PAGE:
A tragic fire has compounded public discontent with Xi's policies
To paraphrase Mao, some sparks can ignite history. In China, that spark — or more accurately a major fire in a housing block — seems to have galvanised public anger at the repressive policies of the Chinese state.
On the night of 24th November, ten people died and nine others were seriously injured in a fire in a high-rise housing block in Urumqi in Xinjiang Province. Some reports suggest that the residents were locked inside as part of China’s Zero Covid policy and were unable to escape. China Daily, a newspaper of the Central Propaganda Department of the Chinese Communist Party, was sufficiently rattled to rush out a statement: “It has been confirmed by sources from the community and fire crews that none of the doors to the apartments or the building were sealed.”
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Whether that is true or not is of no consequence: increasing numbers of vocal protesters are refusing to believe it and have taken to the streets. Ordinary people are chanting, “You’ll pay for what you did” and openly calling for President Xi Jinping to resign.
Little information has been released, but it seems that many of those residents are thought to be Muslim. Even though we have been led to believe that Chinese people have no concern for those living in Xinjiang, the outrage at the lives lost led, within 24 hours, to violent protests in Shanghai, some 2000 miles away.
At the same time, riots in Zhengzhou’s Foxconn factory have gone viral on social media. Camera footage shows workers smashing up testing centres and battling the authorities. It challenges the official version of events that workers were demanding better Covid protection, and has shown the nation that there are like-minded protesters, unwilling to accept the authority and abuse of state officials.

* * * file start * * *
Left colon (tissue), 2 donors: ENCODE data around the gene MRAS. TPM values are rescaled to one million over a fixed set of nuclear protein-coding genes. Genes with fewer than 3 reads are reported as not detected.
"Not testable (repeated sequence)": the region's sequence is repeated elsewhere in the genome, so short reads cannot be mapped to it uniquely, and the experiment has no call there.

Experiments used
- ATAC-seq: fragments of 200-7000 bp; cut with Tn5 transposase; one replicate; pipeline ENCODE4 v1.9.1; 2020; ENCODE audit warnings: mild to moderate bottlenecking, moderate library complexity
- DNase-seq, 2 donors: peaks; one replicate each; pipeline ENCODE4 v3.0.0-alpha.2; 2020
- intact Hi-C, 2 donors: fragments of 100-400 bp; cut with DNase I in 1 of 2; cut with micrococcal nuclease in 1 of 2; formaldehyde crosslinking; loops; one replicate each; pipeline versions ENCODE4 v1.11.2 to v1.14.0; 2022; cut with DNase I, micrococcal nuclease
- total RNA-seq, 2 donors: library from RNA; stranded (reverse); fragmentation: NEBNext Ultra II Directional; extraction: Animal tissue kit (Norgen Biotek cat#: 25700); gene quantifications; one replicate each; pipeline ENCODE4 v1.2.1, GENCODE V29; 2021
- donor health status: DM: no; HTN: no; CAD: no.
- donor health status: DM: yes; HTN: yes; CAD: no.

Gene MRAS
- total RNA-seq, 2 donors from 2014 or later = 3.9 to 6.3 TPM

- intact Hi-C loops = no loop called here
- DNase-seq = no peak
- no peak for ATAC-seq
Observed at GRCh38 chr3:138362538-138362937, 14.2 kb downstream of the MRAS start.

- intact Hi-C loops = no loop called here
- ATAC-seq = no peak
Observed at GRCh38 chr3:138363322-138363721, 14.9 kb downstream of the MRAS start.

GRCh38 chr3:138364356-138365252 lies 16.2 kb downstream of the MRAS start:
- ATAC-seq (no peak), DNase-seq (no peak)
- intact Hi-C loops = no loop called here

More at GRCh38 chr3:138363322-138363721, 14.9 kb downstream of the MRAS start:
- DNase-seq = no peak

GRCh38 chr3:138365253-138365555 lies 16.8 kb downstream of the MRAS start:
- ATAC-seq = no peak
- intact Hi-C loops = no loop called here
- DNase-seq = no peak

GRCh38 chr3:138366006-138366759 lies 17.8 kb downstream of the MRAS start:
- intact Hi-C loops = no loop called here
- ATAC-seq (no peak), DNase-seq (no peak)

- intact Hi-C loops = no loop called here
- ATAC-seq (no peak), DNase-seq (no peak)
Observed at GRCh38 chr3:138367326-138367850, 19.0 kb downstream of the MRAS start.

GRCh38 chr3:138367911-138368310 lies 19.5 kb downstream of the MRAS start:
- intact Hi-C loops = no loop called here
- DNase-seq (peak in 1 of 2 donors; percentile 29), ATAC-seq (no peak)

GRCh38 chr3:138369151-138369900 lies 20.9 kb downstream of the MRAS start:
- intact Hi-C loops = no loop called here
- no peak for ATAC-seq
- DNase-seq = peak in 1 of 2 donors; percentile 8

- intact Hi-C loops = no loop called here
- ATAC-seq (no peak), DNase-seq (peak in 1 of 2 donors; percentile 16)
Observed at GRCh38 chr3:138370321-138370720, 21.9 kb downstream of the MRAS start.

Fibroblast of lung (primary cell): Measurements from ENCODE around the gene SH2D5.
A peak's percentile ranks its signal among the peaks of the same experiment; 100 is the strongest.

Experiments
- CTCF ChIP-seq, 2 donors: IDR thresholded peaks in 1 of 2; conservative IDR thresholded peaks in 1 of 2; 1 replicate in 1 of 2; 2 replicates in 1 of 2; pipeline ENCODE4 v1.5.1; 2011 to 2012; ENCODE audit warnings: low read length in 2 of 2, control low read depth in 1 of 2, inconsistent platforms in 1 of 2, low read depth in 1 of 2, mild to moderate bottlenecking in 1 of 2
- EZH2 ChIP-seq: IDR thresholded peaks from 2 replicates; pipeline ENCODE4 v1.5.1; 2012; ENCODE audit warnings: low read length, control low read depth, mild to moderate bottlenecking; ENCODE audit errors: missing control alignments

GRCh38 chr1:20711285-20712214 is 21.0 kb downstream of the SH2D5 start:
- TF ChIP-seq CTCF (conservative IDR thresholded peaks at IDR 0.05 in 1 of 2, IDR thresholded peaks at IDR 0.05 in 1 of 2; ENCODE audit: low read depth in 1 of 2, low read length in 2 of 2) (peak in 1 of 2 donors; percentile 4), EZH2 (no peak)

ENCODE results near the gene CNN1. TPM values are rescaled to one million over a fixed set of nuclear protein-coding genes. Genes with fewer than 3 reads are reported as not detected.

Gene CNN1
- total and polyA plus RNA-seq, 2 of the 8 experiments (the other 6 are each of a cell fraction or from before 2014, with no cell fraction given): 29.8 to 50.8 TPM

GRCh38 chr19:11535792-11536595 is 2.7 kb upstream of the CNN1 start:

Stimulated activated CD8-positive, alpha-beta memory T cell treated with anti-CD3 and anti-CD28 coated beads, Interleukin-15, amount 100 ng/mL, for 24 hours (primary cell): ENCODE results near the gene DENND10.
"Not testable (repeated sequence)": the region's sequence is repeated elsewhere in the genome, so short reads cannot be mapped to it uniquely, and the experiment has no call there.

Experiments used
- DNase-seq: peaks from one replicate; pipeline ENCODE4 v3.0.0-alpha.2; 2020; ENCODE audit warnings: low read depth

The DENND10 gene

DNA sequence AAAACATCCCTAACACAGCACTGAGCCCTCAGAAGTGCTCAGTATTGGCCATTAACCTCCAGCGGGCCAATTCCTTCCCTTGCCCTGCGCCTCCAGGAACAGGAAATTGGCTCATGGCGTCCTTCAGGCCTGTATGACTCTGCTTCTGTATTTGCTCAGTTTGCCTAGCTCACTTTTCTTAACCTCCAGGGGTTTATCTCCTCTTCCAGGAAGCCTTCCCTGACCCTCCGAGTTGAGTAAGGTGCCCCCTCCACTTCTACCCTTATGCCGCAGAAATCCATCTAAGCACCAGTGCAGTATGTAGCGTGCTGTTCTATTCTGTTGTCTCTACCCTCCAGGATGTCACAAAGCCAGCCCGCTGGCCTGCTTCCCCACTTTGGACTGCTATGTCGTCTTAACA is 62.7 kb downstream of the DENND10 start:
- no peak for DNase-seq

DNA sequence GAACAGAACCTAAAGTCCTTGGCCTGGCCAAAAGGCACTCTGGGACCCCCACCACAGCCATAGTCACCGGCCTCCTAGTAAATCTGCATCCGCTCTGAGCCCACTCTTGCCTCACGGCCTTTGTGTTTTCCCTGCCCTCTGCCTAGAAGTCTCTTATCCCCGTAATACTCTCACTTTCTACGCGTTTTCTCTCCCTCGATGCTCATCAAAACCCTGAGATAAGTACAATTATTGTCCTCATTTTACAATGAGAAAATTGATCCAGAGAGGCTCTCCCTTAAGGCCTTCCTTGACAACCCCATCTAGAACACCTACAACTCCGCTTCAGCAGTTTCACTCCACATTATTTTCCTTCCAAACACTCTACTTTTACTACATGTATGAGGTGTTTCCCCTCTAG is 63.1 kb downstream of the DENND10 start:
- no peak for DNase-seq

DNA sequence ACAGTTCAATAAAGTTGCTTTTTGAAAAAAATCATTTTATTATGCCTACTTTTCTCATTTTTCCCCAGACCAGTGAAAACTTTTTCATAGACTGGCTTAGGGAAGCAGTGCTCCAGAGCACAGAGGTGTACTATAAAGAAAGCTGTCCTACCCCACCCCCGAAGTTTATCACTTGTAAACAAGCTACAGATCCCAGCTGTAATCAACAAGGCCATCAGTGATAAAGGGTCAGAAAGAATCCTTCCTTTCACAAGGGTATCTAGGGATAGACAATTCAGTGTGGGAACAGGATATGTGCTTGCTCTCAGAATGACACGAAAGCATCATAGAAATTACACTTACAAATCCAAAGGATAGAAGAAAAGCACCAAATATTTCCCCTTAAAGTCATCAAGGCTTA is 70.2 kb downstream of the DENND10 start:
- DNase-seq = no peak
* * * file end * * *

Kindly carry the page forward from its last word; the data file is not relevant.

Over the weekend of 26-27th November there have been substantial protests in a number of cities across China, from Urumqi to Shanghai, from Beijing to Nanjing. Tens of thousands have risked the brutality of the Dabai (“big whites”), the army of thugs dressed in hazmat outfits masquerading as Covid health workers. Protestors are demanding an end to the lockdowns, and to constant monitoring and testing. Their bravery is summed up by one placard: “There’s only one disease in the world and that’s lack of freedom.”
Xi’s relentless pursuit of Zero Covid, using isolation as a tool to combat the disease, has been proved devastatingly wrong. In the beginning, the authorities could point to remarkably low Covid fatalities compared to the Western world. Just 5,250 deaths have been officially recorded in a population of 1.4 billion, compared to 1 million officially registered Covid fatalities in the USA amongst a much smaller population.
Millions of people have been locked down in cities across the country on the discovery of as few as 50 cases. When lockdown statistics looked good in comparison to the West, this was accepted. But last week’s massive spike in cases — the biggest for three years — has demonstrated that lockdown has not improved the public health situation one bit. It is also increasingly apparent that lockdown is the only strategy on offer.
Middle-class families have lost businesses, university graduates have lost their education, and industrialists have seen their profits plummet. Anger is not very far from the surface in major urban conurbations. Everyone on social media can see that the West has opened up without too many problems. It therefore seems that the Urumqi fire, the spike in cases and the wage protests at Foxconn’s factory have seeded a perfect storm. The situation may now be reaching a tipping point.
That said, it would take a brave or foolish person to predict what will happen next. Will there be a relaxation of Covid rules, a brutal crackdown by the Party, an admission of state overreach, an acknowledgement of its failure of leadership, or even the fall of the regime? China has a habit of defying simplistic prophecies, but over time the dynamics of national and international politics suggests that all of these things may come to pass. Whatever happens, this conflagration will markedly change China.